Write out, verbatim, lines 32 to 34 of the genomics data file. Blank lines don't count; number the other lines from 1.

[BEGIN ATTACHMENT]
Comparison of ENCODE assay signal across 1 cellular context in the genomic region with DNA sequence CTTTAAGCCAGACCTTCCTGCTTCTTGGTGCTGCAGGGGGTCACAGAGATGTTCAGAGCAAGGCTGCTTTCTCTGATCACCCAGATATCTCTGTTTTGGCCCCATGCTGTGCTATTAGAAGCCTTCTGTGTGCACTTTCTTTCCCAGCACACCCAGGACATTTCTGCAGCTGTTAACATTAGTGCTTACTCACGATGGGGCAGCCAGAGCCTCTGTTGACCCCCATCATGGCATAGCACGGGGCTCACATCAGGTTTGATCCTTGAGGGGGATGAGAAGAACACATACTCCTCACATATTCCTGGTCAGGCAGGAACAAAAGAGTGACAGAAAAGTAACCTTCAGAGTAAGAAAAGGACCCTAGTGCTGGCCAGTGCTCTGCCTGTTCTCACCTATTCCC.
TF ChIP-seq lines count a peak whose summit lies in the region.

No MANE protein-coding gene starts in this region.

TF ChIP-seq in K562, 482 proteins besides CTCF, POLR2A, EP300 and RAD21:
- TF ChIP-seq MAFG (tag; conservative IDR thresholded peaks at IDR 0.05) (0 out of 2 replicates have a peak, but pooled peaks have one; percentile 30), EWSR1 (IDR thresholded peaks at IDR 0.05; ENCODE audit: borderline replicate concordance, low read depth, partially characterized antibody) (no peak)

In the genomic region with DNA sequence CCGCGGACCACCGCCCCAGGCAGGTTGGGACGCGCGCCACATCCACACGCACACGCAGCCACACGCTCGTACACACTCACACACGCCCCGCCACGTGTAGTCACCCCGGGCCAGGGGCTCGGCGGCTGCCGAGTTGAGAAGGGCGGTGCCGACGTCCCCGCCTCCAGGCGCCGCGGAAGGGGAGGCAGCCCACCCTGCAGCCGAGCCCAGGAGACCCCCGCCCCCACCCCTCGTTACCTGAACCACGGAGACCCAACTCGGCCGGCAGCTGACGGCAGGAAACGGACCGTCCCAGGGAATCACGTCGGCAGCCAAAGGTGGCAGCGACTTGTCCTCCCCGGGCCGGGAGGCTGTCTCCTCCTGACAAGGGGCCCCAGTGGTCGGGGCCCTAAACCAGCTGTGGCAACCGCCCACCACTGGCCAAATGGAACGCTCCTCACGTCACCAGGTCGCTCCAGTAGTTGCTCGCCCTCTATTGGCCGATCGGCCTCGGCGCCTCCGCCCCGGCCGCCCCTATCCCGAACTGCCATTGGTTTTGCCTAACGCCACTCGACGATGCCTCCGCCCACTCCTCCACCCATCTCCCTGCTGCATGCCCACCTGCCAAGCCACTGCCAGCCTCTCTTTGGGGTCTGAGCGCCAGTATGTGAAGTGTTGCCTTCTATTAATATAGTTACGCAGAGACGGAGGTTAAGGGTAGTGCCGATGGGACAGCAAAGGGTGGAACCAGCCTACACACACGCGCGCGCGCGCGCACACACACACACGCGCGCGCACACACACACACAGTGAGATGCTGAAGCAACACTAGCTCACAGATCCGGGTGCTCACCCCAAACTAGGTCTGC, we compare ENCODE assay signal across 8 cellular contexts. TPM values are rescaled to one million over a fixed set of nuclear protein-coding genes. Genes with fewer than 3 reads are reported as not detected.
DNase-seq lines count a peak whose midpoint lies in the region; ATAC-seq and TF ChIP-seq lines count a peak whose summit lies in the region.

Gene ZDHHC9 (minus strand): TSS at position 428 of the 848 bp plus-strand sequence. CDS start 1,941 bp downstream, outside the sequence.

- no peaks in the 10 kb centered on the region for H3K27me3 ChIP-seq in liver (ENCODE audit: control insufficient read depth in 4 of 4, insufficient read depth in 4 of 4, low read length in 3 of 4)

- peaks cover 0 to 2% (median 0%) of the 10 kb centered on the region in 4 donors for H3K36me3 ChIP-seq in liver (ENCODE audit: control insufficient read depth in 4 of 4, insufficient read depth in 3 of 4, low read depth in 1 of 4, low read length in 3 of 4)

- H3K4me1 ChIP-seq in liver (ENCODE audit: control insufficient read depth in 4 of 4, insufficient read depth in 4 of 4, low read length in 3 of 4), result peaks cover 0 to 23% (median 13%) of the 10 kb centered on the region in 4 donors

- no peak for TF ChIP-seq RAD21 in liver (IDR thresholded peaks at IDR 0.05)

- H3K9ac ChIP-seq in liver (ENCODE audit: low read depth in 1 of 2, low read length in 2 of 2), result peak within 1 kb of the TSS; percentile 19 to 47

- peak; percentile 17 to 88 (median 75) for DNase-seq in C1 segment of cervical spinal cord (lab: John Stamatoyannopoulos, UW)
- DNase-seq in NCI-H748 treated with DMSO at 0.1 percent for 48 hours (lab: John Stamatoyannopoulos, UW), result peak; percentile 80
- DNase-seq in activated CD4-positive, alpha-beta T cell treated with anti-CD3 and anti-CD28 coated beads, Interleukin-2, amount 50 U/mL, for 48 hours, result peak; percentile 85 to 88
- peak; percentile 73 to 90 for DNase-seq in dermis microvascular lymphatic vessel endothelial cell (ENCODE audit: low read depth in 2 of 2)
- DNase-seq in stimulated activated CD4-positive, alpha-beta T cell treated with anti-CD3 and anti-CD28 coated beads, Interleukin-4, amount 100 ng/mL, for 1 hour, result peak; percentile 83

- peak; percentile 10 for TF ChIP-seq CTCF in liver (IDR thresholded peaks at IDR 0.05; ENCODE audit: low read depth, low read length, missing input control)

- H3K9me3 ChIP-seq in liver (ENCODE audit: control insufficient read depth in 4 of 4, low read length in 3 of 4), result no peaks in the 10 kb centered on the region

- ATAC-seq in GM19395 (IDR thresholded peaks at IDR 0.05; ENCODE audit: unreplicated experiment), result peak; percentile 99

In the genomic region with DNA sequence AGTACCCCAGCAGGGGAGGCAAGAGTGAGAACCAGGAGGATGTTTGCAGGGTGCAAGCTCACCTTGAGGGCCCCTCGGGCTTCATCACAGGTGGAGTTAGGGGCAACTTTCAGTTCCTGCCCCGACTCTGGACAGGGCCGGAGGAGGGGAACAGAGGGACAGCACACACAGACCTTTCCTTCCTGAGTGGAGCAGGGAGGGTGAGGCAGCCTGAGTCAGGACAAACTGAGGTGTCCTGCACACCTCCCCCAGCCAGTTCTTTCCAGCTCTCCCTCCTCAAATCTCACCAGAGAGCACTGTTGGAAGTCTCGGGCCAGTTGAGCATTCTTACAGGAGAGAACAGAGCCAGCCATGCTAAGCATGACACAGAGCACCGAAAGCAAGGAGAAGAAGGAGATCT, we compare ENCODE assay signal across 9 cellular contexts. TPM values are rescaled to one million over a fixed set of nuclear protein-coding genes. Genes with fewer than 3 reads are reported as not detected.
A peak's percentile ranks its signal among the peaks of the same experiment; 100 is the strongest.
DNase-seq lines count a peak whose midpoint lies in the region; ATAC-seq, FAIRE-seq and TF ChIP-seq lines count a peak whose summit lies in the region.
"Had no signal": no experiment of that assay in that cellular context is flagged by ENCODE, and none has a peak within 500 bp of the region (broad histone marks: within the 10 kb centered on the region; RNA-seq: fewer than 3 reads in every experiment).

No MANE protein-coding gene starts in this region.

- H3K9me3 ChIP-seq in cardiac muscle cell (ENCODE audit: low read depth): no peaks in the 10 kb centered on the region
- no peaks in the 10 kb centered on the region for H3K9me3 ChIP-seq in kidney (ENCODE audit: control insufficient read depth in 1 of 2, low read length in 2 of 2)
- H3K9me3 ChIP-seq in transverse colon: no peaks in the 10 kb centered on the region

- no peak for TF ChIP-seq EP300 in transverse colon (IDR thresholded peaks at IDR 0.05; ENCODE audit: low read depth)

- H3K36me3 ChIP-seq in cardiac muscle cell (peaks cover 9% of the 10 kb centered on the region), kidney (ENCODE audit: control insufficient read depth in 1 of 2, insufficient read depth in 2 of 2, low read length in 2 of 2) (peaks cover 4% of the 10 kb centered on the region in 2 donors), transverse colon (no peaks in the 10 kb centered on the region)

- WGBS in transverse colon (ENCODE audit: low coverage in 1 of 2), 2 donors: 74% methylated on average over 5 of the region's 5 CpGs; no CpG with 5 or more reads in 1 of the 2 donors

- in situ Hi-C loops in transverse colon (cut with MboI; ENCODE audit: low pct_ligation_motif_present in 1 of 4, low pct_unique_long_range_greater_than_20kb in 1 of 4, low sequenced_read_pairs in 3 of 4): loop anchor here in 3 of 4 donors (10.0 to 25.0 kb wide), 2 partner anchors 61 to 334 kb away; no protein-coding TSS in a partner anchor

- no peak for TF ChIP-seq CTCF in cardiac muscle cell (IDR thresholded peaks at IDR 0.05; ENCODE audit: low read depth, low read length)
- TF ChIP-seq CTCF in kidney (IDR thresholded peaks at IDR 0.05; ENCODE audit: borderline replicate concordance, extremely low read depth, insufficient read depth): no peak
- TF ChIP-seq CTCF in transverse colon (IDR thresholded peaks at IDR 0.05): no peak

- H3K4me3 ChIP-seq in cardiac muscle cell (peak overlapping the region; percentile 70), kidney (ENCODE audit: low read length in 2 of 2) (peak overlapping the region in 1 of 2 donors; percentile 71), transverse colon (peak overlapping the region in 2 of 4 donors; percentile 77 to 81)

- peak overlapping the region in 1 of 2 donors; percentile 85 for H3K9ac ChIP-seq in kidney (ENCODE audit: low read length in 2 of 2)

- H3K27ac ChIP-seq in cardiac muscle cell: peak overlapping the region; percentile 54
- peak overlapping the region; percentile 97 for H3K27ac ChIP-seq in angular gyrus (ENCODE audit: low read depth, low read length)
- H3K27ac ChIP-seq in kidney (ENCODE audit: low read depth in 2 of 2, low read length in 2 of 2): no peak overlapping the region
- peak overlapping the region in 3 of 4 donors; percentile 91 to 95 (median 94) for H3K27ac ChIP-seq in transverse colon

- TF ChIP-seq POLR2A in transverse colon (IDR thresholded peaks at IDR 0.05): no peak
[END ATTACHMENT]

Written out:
- WGBS in transverse colon (ENCODE audit: low coverage in 1 of 2), 2 donors: 74% methylated on average over 5 of the region's 5 CpGs; no CpG with 5 or more reads in 1 of the 2 donors

- in situ Hi-C loops in transverse colon (cut with MboI; ENCODE audit: low pct_ligation_motif_present in 1 of 4, low pct_unique_long_range_greater_than_20kb in 1 of 4, low sequenced_read_pairs in 3 of 4): loop anchor here in 3 of 4 donors (10.0 to 25.0 kb wide), 2 partner anchors 61 to 334 kb away; no protein-coding TSS in a partner anchor

- no peak for TF ChIP-seq CTCF in cardiac muscle cell (IDR thresholded peaks at IDR 0.05; ENCODE audit: low read depth, low read length)